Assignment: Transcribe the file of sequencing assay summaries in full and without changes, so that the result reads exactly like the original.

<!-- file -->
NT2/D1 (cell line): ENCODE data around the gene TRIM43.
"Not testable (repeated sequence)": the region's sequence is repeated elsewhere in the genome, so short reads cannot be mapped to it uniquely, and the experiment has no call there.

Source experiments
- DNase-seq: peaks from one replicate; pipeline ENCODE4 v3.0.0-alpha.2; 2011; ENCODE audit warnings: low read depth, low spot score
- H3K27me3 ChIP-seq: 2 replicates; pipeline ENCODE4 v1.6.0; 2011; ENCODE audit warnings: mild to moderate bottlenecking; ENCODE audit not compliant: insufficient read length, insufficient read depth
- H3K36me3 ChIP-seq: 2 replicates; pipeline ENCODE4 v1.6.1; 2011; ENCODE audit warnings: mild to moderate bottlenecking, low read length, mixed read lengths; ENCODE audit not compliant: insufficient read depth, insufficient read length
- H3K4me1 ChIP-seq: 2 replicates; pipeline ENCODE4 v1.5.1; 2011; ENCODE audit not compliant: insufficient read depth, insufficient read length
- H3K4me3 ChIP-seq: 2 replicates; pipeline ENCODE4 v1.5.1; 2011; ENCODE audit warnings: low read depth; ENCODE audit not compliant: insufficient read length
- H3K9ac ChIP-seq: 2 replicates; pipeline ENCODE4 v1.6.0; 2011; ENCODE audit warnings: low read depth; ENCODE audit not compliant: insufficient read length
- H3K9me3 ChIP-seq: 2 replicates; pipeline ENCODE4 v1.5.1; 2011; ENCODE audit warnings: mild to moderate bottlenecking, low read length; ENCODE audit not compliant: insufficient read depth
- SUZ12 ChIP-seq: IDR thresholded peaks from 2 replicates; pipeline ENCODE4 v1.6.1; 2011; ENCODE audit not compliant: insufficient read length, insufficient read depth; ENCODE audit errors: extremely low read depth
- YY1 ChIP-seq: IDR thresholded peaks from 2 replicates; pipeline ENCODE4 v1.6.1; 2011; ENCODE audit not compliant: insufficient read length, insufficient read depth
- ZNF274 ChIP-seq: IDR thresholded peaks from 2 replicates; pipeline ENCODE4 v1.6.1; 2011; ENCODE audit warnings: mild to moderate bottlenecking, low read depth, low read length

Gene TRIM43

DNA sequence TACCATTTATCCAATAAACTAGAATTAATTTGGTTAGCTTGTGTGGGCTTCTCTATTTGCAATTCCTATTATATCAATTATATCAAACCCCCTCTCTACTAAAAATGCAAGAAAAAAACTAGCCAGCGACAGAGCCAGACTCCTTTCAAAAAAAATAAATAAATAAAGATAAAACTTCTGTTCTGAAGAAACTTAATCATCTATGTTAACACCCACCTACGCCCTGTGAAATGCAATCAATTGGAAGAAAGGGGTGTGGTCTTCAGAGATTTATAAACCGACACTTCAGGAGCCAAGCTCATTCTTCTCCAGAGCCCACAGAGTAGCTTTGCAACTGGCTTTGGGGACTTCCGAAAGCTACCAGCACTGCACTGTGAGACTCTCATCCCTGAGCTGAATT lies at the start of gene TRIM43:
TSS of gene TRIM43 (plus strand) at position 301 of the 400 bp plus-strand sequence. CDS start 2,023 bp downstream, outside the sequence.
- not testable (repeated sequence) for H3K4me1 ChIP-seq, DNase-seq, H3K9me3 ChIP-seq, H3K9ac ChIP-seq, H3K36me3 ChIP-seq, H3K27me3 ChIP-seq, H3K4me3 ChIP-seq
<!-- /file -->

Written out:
NT2/D1 (cell line): ENCODE data around the gene TRIM43.
"Not testable (repeated sequence)": the region's sequence is repeated elsewhere in the genome, so short reads cannot be mapped to it uniquely, and the experiment has no call there.

Source experiments
- DNase-seq: peaks from one replicate; pipeline ENCODE4 v3.0.0-alpha.2; 2011; ENCODE audit warnings: low read depth, low spot score
- H3K27me3 ChIP-seq: 2 replicates; pipeline ENCODE4 v1.6.0; 2011; ENCODE audit warnings: mild to moderate bottlenecking; ENCODE audit not compliant: insufficient read length, insufficient read depth
- H3K36me3 ChIP-seq: 2 replicates; pipeline ENCODE4 v1.6.1; 2011; ENCODE audit warnings: mild to moderate bottlenecking, low read length, mixed read lengths; ENCODE audit not compliant: insufficient read depth, insufficient read length
- H3K4me1 ChIP-seq: 2 replicates; pipeline ENCODE4 v1.5.1; 2011; ENCODE audit not compliant: insufficient read depth, insufficient read length
- H3K4me3 ChIP-seq: 2 replicates; pipeline ENCODE4 v1.5.1; 2011; ENCODE audit warnings: low read depth; ENCODE audit not compliant: insufficient read length
- H3K9ac ChIP-seq: 2 replicates; pipeline ENCODE4 v1.6.0; 2011; ENCODE audit warnings: low read depth; ENCODE audit not compliant: insufficient read length
- H3K9me3 ChIP-seq: 2 replicates; pipeline ENCODE4 v1.5.1; 2011; ENCODE audit warnings: mild to moderate bottlenecking, low read length; ENCODE audit not compliant: insufficient read depth
- SUZ12 ChIP-seq: IDR thresholded peaks from 2 replicates; pipeline ENCODE4 v1.6.1; 2011; ENCODE audit not compliant: insufficient read length, insufficient read depth; ENCODE audit errors: extremely low read depth
- YY1 ChIP-seq: IDR thresholded peaks from 2 replicates; pipeline ENCODE4 v1.6.1; 2011; ENCODE audit not compliant: insufficient read length, insufficient read depth
- ZNF274 ChIP-seq: IDR thresholded peaks from 2 replicates; pipeline ENCODE4 v1.6.1; 2011; ENCODE audit warnings: mild to moderate bottlenecking, low read depth, low read length

Gene TRIM43

DNA sequence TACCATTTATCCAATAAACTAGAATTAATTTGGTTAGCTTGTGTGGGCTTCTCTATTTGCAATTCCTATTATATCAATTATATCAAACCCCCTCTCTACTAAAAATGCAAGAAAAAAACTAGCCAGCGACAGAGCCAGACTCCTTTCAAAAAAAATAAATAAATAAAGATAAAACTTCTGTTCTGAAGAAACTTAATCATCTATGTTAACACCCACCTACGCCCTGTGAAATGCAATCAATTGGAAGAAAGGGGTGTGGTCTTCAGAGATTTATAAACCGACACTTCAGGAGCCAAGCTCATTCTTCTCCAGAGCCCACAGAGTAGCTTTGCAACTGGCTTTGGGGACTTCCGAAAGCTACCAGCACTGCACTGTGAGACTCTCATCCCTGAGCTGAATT lies at the start of gene TRIM43:
TSS of gene TRIM43 (plus strand) at position 301 of the 400 bp plus-strand sequence. CDS start 2,023 bp downstream, outside the sequence.
- not testable (repeated sequence) for H3K4me1 ChIP-seq, DNase-seq, H3K9me3 ChIP-seq, H3K9ac ChIP-seq, H3K36me3 ChIP-seq, H3K27me3 ChIP-seq, H3K4me3 ChIP-seq